When cold fluid flows into fractures within a rock, the rock cools down and the cooling causes thermal contraction of the rock around the fractures. As a result, the fractures are likely to open and to be more permeable. We analyze the effect of remote compressive stresses on fracture opening associated with cold fluid flow by using a 2D FEM code. The results show that the fracture opening will be suppressed by remote compressive stresses, but even in such a condition, the considerable increase in fracture opening and permeability will appear when the temperature of injected fluid is smaller than a critical value Tc. This value is given as a function of remote compressive stresses, fracture pressure, and elastic properties of rock. In order to verify the theoretical prediction, we carried out laboratory experiments using a cylindrical specimen. There exists an artificial fracture passing through the specimen in the axial direction, and the experiments were proceeded as follows; (i) apply a confining stress to the specimen, (ii) elevate the specimen's temperature to a certain level, (iii) inject cold water into the fracture by a constant pressure, and measure the injection rate, (iv) estimate the fracture permeability from the measured injection rate. From the results of experiments, we confirmed that the fracture permeability increases gradually with decreasing the injection temperature, and the increasing rate changes dramatically when the injection temperature becomes lower than the critical value Tc as theoretically predicted.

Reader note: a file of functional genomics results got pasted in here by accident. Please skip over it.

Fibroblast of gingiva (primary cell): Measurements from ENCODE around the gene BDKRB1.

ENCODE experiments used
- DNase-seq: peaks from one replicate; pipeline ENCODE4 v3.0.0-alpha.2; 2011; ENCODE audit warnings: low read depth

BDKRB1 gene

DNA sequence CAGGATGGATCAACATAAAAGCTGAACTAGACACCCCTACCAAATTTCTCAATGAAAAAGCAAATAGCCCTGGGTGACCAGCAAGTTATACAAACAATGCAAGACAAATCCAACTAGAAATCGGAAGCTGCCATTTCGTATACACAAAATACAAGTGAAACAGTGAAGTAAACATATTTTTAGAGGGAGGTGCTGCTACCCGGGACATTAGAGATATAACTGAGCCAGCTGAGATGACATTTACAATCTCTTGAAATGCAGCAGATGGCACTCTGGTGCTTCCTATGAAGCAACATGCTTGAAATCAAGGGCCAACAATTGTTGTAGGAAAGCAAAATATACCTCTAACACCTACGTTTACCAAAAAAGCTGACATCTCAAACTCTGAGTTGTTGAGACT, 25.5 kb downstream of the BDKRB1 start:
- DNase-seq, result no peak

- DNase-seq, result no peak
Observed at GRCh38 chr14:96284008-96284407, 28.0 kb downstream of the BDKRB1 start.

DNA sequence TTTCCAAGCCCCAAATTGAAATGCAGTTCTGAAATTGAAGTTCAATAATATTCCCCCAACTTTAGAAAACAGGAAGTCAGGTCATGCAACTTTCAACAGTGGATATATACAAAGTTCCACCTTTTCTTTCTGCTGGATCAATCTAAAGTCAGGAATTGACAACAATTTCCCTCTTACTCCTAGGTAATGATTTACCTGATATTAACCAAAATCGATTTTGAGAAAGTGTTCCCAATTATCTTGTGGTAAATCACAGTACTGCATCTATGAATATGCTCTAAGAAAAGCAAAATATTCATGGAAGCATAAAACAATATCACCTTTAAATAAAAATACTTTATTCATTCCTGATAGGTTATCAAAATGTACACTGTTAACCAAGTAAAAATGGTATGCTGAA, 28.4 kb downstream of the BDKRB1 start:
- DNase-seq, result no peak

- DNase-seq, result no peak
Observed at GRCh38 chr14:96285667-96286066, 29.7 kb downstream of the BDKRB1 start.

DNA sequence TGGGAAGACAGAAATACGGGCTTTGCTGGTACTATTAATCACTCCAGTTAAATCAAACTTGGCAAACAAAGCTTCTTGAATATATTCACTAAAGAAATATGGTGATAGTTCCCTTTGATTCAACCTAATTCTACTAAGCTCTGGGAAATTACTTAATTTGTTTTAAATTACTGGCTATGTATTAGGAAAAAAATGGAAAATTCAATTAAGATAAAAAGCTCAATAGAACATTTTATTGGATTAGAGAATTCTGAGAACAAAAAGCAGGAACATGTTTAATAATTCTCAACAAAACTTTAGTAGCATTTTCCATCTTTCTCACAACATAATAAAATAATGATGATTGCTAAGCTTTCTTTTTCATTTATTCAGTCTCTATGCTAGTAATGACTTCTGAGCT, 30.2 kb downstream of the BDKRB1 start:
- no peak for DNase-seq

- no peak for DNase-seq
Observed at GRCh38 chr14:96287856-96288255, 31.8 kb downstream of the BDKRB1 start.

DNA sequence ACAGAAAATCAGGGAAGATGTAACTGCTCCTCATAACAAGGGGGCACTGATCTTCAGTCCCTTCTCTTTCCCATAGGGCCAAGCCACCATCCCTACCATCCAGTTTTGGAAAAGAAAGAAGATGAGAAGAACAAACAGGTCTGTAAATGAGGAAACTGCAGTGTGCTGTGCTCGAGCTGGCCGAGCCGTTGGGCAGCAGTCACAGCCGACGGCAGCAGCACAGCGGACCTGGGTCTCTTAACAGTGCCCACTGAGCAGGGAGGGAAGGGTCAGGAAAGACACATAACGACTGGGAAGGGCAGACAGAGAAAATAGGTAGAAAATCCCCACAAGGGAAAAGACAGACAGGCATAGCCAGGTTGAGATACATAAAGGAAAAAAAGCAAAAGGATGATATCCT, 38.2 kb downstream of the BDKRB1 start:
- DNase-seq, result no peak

|Number of pages||13|
|Journal||Journal of the Geothermal Research Society of Japan|
|Publication status||Published - 2005 Jan|
- In-situ stress
- Thermal deformation
- Thermal stress